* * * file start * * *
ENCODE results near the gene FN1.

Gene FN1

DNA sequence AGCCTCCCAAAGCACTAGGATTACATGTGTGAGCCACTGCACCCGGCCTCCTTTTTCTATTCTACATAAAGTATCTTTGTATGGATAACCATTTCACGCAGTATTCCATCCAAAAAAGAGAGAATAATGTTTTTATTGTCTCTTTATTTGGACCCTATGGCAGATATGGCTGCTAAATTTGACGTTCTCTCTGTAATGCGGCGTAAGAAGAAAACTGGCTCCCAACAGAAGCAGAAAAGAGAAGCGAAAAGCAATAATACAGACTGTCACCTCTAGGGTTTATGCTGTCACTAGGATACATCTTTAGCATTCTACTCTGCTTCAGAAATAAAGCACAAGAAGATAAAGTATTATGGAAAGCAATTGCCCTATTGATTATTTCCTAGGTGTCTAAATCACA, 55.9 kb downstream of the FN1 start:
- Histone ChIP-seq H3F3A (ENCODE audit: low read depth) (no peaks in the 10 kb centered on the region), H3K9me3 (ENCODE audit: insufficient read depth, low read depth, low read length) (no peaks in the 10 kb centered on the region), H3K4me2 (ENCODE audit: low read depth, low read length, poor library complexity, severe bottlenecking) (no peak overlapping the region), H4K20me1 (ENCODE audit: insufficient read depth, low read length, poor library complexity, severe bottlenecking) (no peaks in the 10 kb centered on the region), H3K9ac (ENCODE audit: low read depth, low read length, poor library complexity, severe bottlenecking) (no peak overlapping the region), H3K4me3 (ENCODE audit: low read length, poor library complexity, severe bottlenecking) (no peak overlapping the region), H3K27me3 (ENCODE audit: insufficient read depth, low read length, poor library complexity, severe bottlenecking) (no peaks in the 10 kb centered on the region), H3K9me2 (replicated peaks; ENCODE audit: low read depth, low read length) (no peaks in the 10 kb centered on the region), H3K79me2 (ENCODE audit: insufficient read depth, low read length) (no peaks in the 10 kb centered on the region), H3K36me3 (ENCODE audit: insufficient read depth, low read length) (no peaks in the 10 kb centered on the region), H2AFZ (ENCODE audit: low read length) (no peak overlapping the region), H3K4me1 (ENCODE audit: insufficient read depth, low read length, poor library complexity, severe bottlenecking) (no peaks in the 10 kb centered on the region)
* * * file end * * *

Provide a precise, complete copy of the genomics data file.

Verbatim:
ENCODE results near the gene FN1.

Gene FN1

DNA sequence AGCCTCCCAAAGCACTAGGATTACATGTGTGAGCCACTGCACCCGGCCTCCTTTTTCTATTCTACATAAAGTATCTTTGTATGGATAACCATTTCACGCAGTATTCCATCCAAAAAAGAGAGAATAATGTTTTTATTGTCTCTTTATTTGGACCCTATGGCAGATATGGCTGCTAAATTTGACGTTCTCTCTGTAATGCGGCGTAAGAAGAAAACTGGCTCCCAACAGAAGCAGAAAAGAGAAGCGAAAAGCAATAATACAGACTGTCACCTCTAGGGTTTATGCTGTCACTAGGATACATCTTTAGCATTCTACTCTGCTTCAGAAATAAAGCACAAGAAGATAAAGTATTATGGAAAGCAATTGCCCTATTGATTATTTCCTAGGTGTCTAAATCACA, 55.9 kb downstream of the FN1 start:
- Histone ChIP-seq H3F3A (ENCODE audit: low read depth) (no peaks in the 10 kb centered on the region), H3K9me3 (ENCODE audit: insufficient read depth, low read depth, low read length) (no peaks in the 10 kb centered on the region), H3K4me2 (ENCODE audit: low read depth, low read length, poor library complexity, severe bottlenecking) (no peak overlapping the region), H4K20me1 (ENCODE audit: insufficient read depth, low read length, poor library complexity, severe bottlenecking) (no peaks in the 10 kb centered on the region), H3K9ac (ENCODE audit: low read depth, low read length, poor library complexity, severe bottlenecking) (no peak overlapping the region), H3K4me3 (ENCODE audit: low read length, poor library complexity, severe bottlenecking) (no peak overlapping the region), H3K27me3 (ENCODE audit: insufficient read depth, low read length, poor library complexity, severe bottlenecking) (no peaks in the 10 kb centered on the region), H3K9me2 (replicated peaks; ENCODE audit: low read depth, low read length) (no peaks in the 10 kb centered on the region), H3K79me2 (ENCODE audit: insufficient read depth, low read length) (no peaks in the 10 kb centered on the region), H3K36me3 (ENCODE audit: insufficient read depth, low read length) (no peaks in the 10 kb centered on the region), H2AFZ (ENCODE audit: low read length) (no peak overlapping the region), H3K4me1 (ENCODE audit: insufficient read depth, low read length, poor library complexity, severe bottlenecking) (no peaks in the 10 kb centered on the region)